The new Azerbaijani constitution, drafted under President Aliyev, was adopted by referendum on November 12, 1995, four years after independence, and imposed upon Soviet-era legislation, which has yet to be revised. This 154-article constitution contains all the standard freedoms in a fundamental law on democracy, including popular elections of president and parliament, separation of powers, rights of the individual, an independent judiciary, and judicial review by a constitutional court. Individual articles of the constitution cover the freedom of expression associated with the U.S. First Amendment: Article 50, reflecting the spirit of the Law on Mass Media, explicitly bans state censorship; Article 47 guarantees freedom of speech; Article 48, freedom of religion; Article 49, freedom of assembly; Article 57, the right to petition for redress of grievance.

But the constitution also pays particular attention in Article 46 to protecting the honor and dignity of citizens-a traditional issue in the Caucasus. Article 106 protects the honor and dignity of the president; Article 75 guarantees respect for state symbols. These articles effectively ban criticism of the chief executive. On January 25, 1997, Azerbaijan enacted a comprehensive law on official secrets, which holds journalists, as well as officials, responsible for leaks of classified materials. While it was under debate in parliament, critics assailed the bill for ushering in such a wide range of forbidden topics that journalists would be unable to write anything. The statute, inspired by the Russian law on official secrets, groups sensitive subjects under four headings: military, economic, foreign policy, and intelligence. Nevertheless, it officially places some issues that were secret during Soviet times-such as the health of high officials, accidents, and the state of the environment-within the public domain.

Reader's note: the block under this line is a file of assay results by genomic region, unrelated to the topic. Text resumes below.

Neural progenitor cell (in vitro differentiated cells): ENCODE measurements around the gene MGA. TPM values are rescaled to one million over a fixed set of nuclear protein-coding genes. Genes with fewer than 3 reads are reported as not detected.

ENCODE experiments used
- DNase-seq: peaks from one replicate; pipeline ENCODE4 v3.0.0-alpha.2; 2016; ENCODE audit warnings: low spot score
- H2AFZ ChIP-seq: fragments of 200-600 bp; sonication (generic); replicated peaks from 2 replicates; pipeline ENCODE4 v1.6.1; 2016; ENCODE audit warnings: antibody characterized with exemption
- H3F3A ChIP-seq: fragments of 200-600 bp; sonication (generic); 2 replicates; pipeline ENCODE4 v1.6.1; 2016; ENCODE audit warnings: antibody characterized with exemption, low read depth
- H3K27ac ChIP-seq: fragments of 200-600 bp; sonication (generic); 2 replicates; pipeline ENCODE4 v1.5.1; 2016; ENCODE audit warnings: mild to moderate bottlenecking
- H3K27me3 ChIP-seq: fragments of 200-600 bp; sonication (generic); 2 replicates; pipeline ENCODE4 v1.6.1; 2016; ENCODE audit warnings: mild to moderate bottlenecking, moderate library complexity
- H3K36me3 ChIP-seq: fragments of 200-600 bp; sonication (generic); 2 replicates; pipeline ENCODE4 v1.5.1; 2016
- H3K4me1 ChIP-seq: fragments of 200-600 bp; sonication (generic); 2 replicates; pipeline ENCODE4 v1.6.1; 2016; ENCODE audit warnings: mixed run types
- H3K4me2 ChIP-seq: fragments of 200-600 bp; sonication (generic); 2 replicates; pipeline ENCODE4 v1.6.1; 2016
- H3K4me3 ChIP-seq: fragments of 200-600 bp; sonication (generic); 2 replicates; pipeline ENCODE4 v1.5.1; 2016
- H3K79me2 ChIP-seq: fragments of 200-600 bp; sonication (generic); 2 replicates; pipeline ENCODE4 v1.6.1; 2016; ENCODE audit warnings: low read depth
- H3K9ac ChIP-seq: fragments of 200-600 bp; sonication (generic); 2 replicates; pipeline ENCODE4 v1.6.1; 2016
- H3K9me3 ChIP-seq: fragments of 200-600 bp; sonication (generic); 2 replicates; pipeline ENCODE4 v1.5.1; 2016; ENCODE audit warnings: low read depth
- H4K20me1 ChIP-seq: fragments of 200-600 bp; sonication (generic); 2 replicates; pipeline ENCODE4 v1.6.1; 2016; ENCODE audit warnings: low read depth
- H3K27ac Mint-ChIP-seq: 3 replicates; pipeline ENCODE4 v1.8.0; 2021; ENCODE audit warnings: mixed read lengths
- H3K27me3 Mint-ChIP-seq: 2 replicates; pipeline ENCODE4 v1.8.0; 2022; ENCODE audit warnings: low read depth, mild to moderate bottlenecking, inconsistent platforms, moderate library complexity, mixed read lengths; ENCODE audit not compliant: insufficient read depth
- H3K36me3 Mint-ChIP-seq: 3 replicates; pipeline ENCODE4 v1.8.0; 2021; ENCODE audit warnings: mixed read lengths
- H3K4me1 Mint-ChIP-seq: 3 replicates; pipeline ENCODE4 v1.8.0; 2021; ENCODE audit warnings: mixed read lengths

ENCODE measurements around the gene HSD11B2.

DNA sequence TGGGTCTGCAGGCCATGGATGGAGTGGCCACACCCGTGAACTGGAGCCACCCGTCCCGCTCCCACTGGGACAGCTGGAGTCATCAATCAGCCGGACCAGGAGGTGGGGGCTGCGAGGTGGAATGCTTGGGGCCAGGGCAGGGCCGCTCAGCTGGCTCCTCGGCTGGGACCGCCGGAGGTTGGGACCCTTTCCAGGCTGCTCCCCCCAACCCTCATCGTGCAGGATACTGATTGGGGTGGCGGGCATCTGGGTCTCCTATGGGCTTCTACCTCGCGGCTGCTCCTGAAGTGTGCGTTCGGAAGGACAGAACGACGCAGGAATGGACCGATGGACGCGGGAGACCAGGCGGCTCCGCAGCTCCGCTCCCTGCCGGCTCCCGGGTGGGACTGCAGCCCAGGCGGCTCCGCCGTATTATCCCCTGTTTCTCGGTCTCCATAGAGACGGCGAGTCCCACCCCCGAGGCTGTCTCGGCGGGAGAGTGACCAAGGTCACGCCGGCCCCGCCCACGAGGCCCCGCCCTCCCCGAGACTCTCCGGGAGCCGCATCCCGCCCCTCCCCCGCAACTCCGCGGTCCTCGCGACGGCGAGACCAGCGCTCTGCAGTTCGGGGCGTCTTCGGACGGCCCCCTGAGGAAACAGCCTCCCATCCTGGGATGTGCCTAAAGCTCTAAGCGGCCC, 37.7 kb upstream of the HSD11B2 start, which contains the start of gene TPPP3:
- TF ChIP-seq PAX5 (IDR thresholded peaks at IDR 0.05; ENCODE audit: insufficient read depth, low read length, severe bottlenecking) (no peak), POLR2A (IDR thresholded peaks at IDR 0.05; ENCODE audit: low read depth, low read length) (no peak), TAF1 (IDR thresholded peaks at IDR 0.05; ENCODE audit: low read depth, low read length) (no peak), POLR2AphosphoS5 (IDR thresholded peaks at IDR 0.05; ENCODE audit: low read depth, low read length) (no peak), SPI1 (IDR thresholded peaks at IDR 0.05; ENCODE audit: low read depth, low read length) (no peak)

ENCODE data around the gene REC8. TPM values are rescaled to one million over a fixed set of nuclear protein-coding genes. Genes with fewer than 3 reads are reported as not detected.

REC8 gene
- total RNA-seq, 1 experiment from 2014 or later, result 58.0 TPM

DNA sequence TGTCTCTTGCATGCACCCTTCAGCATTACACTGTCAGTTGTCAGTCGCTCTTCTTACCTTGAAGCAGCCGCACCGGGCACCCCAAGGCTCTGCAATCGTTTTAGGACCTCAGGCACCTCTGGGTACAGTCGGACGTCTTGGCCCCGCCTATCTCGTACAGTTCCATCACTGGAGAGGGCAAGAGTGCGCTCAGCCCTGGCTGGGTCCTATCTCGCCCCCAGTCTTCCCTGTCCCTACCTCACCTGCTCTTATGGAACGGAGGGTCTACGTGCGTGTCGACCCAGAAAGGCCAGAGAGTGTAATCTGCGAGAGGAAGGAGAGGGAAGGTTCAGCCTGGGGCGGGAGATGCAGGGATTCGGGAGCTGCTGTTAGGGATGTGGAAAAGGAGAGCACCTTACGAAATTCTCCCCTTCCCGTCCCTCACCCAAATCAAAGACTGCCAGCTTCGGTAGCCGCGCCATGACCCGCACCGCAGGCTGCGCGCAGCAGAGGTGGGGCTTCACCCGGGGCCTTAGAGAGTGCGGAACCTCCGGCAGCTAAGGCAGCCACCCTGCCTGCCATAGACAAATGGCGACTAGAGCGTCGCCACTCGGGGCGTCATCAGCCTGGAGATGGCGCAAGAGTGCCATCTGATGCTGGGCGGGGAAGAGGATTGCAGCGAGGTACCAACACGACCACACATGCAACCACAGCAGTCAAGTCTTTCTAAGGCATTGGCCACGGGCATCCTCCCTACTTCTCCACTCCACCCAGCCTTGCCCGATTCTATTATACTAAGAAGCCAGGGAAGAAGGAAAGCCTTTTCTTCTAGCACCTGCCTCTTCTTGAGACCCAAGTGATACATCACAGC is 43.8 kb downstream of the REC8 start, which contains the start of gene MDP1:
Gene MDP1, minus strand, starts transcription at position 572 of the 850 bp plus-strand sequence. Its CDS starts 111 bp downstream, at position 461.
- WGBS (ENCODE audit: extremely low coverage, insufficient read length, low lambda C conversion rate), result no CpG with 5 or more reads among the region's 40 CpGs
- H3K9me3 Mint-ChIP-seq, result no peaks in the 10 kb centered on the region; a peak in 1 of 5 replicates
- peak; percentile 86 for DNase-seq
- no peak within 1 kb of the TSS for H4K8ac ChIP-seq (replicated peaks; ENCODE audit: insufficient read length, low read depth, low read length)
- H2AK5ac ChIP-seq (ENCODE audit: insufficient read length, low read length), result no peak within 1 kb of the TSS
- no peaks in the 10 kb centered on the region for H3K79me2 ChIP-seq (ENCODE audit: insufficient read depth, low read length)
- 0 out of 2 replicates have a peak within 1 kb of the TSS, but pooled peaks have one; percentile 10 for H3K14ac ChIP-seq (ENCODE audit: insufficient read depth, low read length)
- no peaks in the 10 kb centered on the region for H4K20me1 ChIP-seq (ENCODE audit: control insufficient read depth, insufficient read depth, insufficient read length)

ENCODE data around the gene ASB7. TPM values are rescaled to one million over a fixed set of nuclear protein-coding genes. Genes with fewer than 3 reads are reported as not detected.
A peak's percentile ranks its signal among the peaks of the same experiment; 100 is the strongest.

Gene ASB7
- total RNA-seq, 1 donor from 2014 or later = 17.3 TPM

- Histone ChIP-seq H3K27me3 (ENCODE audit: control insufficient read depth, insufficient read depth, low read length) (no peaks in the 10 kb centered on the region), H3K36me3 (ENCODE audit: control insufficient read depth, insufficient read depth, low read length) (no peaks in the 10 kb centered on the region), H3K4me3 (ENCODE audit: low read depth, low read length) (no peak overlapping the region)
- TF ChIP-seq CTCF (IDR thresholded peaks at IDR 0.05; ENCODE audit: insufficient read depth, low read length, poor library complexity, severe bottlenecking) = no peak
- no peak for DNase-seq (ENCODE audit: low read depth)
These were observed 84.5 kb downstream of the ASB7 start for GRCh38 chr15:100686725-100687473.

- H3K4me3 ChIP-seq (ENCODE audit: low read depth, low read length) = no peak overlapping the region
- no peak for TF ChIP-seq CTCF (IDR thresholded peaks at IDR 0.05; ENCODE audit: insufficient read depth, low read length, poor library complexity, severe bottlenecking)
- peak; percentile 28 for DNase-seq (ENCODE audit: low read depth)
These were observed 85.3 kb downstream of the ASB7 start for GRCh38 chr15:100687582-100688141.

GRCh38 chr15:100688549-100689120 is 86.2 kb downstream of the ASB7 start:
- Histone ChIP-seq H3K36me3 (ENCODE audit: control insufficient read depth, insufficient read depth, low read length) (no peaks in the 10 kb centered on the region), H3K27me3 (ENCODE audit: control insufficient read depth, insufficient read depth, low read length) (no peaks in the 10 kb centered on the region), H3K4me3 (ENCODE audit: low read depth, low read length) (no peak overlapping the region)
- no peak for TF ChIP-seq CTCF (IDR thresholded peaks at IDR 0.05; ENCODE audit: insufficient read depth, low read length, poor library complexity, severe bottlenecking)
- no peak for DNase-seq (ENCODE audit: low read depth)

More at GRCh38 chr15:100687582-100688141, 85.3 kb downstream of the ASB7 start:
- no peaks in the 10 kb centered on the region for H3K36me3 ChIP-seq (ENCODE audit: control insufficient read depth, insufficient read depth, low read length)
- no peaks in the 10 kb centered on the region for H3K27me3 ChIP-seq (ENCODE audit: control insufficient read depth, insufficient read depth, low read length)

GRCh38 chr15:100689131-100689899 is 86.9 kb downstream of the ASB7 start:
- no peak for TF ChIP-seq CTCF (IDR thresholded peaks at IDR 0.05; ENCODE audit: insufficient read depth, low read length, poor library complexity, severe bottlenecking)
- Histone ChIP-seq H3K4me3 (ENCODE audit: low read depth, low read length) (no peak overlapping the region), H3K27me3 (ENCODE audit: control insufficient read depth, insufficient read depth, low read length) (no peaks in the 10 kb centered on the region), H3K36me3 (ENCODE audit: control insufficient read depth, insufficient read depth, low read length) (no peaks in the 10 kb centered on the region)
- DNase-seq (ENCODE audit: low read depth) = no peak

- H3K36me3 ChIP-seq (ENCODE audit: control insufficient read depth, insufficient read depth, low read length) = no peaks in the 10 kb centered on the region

The Azerbaijani parliament is slated to consider further legislation affecting the press. Draft bills on freedom of information and on financial support of the press have been forwarded to the parliament by the New Generation group of the Union of Journalists, known by its Azeri name, Yeni Nesil. Parliamentary sources report that the legislature is drafting its own versions of these bills. No law currently regulates television or radio, although the spirit of the Law on Mass Media prevails in broadcasting. Television journalists are drafting a model law which would deal specifically with broadcasting, allocation of frequencies, and the status of independent stations.